From earliest history until today, fragrant, alluring smells have been regarded as essential elements of civilized relationships. Exotic plant odors and the scents that could be utilized for body application have inspired explorers, aristocrats, writers, poets, merchants and priests, and they have been of fundamental relevance to religious practices and to courtship. Many societies have felt that the burning of fragrant woods provides an ideal, ethereal token of appreciation to their gods. The liberation of incense smoke was a source of perfume: this word comes from the Latin per fumum, “by smoke”. Incense is a word that means “that which is lit”. The main incense fragrances were frankincense and myrrh.
In 2004 the British Museum paired with the Bowers Museum in Southern California to present “Queen of Sheba: Legend and Reality; Treasures from the British Museum”. Curated with the British Museum from the latter's renowned “Queen of Sheba” show in 2002, the exhibition presented the language, religion, funerary customs, and architecture of Saba. The sculpture is especially remarkable, as seen in a classically inspired second-century A.D. cast-bronze head and a sixth-century B.C. cast-bronze altar on which rows of sphinxes visually echo the dedicatory inscription in stylized Sabaean letters above them. Saba's wealth also came from the production of frankincense; a third-century A.D. alabaster incense burner showing a camel and rider underscores its status in antiquity as an indispensable medicinal and aromatic ingredient.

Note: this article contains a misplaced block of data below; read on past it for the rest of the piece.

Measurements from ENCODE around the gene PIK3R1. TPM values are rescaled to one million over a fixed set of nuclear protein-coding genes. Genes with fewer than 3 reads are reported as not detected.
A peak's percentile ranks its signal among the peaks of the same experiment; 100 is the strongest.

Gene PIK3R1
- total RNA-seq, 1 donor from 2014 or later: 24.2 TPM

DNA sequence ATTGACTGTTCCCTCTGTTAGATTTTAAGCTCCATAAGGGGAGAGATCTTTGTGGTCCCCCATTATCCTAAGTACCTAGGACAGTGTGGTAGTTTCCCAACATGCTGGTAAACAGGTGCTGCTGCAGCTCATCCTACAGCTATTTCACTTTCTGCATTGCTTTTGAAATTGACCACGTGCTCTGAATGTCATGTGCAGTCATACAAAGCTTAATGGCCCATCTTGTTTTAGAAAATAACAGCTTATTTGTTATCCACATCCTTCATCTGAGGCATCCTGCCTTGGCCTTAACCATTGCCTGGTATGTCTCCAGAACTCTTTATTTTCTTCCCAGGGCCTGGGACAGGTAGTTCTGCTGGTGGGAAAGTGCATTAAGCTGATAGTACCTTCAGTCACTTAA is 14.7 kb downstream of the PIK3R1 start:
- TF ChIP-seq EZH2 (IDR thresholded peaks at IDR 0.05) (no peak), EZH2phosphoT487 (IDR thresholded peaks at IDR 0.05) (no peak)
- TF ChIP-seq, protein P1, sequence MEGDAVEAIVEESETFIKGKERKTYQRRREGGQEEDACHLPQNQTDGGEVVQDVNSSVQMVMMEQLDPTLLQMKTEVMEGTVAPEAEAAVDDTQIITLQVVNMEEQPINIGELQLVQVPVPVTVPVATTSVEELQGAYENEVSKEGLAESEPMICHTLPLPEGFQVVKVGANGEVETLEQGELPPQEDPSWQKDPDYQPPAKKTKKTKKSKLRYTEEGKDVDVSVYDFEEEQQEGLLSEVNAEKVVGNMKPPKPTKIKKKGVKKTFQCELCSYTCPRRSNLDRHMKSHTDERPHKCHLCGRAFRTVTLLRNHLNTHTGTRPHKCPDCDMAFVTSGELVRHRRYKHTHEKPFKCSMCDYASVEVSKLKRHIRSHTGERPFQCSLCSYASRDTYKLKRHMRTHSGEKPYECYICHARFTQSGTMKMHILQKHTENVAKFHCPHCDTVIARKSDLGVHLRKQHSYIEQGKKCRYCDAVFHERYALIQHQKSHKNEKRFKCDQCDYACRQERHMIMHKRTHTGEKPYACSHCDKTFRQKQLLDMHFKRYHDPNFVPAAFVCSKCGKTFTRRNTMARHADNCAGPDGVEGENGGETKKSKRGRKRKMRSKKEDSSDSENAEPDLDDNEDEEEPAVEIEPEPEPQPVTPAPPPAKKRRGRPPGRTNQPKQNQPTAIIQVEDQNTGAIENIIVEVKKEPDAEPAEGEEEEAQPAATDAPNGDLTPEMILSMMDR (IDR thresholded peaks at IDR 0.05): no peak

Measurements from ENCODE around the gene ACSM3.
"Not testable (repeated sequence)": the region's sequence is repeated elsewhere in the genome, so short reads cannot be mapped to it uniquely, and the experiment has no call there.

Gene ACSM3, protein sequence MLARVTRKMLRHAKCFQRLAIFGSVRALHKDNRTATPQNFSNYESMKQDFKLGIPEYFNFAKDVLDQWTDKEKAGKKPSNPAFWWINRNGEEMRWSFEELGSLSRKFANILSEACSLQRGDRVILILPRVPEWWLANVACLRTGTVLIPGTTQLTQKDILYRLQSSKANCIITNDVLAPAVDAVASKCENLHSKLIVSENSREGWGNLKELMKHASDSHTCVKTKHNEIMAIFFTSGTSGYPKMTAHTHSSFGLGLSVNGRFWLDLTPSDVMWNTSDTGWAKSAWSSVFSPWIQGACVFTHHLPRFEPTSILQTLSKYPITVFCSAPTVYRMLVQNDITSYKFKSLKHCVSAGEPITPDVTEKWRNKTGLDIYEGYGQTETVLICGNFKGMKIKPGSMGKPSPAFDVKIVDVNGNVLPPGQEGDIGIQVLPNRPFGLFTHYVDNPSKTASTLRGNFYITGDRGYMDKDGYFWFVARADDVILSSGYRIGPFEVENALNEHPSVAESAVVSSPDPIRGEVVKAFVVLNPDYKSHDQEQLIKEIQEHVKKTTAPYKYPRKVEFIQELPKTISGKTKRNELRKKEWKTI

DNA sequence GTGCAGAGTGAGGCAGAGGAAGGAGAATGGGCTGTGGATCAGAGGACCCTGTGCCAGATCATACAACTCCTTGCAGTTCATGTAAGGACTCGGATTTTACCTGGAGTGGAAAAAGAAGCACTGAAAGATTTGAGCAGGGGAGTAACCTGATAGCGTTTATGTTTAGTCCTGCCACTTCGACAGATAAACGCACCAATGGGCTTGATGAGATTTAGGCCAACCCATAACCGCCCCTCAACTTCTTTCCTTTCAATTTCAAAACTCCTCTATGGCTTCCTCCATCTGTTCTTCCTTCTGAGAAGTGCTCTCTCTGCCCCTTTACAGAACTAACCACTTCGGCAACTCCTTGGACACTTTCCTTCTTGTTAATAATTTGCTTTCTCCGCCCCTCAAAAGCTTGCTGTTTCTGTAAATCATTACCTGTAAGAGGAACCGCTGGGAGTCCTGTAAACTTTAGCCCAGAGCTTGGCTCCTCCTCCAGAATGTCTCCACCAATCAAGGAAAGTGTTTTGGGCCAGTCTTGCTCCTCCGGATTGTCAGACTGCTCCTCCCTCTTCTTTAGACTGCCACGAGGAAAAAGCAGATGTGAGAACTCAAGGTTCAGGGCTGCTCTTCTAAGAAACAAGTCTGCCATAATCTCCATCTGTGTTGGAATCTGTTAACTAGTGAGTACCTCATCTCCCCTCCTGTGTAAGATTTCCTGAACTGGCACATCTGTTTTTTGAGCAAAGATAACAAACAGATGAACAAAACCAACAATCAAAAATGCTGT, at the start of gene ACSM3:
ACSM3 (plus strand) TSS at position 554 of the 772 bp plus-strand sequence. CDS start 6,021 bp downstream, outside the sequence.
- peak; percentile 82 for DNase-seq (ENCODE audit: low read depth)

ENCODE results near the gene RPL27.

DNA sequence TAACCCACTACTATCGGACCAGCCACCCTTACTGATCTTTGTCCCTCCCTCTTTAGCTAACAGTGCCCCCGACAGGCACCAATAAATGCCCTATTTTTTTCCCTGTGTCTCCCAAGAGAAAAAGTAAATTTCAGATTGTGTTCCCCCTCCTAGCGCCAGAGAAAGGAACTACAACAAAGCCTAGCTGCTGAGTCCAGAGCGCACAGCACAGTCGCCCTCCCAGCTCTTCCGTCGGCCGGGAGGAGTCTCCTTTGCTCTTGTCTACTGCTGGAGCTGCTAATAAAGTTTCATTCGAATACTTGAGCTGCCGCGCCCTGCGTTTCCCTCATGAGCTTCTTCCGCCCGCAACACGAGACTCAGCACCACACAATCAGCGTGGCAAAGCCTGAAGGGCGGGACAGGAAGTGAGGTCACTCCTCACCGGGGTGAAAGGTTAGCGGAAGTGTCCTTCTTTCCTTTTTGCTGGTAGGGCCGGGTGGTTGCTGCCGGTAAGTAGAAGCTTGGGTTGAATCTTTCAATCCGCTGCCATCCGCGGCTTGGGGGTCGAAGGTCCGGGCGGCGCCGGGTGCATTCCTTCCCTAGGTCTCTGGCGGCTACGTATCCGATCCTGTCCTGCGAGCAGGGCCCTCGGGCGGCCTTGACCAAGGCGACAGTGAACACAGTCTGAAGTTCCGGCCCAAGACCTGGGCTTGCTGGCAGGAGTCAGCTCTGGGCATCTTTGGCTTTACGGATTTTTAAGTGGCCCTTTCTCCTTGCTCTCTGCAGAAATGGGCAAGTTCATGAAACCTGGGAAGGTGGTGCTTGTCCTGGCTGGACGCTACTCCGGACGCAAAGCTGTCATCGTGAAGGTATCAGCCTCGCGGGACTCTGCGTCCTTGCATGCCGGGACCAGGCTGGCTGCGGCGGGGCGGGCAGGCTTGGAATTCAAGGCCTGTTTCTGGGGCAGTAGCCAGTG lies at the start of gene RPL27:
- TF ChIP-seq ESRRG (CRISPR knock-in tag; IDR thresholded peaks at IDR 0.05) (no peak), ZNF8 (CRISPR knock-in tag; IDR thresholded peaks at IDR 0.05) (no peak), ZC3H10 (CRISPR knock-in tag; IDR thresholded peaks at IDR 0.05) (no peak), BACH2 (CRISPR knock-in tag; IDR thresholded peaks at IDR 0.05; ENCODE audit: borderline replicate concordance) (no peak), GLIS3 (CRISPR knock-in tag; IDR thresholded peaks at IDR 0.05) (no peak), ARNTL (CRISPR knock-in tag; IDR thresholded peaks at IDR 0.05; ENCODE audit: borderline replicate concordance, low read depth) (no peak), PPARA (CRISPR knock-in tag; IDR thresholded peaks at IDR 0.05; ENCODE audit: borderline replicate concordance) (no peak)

Joël Robuchon was named France's Chef of the Century by the esteemed Gault Millau restaurant guide. He is one of the few three star Michelin chefs in America, the L'Atelier (meaning “the workshop”) in Las Vegas is a one star restaurant, I don't know why and I don't care. Coming out of retirement to open his first restaurant in the United States, Joël Robuchon caters to a sophisticated palate that features a menu of his finer specialties. There is no question that this and the main restaurant next door are the finest restaurants in Las Vegas and possibly in the world. L’Atelier's menu is based on serving “tasting plates”, similar to Gordon Ramsay’s Maze. Lisa's sister, Tema, was in town and we went out for a fantastic meal.